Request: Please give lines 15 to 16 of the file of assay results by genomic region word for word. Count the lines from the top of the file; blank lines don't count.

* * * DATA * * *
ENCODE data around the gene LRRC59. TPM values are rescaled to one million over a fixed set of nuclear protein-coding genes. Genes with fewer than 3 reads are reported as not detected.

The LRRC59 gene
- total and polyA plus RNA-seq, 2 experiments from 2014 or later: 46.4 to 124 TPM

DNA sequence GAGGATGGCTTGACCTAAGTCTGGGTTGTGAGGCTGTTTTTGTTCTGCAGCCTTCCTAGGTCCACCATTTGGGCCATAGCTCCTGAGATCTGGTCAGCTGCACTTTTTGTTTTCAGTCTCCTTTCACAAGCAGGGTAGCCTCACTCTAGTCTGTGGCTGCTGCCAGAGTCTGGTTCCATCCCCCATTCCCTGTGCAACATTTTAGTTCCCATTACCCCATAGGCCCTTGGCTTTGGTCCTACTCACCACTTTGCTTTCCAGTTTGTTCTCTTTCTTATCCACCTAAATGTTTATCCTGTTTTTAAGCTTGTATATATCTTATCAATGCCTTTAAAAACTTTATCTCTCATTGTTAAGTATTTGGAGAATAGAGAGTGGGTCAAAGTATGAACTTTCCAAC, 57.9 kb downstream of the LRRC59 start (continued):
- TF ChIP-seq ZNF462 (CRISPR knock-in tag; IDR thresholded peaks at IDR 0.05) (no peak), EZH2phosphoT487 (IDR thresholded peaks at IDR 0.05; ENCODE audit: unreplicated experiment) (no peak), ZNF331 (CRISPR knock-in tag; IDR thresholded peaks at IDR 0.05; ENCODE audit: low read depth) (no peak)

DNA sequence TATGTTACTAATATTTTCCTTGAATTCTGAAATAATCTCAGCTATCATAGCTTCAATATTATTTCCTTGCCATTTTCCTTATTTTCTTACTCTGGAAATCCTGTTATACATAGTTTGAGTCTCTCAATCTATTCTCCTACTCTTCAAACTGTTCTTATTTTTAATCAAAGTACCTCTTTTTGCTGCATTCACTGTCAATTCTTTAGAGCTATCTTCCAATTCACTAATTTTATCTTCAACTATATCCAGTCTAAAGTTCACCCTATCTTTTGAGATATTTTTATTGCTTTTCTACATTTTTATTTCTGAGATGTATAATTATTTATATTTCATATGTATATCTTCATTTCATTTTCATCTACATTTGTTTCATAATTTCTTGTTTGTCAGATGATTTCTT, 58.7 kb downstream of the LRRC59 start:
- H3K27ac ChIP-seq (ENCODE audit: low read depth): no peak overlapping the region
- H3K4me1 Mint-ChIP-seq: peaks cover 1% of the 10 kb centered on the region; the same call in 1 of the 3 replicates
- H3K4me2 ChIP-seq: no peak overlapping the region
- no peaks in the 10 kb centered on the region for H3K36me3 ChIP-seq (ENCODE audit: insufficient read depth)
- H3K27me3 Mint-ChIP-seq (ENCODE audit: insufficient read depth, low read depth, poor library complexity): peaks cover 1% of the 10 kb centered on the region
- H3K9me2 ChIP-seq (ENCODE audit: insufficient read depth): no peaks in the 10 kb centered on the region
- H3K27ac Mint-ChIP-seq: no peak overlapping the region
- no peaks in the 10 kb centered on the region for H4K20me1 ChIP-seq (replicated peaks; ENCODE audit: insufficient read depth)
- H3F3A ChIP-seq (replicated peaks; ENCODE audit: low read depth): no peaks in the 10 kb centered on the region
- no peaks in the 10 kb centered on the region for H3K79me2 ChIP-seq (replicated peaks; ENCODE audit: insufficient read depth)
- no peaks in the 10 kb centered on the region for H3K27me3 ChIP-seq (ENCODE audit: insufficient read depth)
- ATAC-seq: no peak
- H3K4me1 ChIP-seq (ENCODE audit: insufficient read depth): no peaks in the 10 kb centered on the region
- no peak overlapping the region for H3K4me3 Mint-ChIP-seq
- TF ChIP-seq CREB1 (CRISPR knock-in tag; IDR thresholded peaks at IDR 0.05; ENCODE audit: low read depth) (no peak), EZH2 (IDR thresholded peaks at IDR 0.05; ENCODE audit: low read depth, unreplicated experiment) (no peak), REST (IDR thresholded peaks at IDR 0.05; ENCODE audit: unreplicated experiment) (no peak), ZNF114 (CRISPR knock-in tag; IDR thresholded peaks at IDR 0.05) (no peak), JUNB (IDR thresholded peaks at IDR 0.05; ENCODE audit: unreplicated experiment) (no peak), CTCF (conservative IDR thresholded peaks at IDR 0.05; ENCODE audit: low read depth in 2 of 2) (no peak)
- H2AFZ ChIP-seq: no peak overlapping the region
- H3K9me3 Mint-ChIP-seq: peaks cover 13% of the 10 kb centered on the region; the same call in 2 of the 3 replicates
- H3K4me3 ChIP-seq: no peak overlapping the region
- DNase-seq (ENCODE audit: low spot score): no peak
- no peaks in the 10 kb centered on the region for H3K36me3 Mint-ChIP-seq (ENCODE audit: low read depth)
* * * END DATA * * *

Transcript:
- H3F3A ChIP-seq (replicated peaks; ENCODE audit: low read depth): no peaks in the 10 kb centered on the region
- no peaks in the 10 kb centered on the region for H3K79me2 ChIP-seq (replicated peaks; ENCODE audit: insufficient read depth)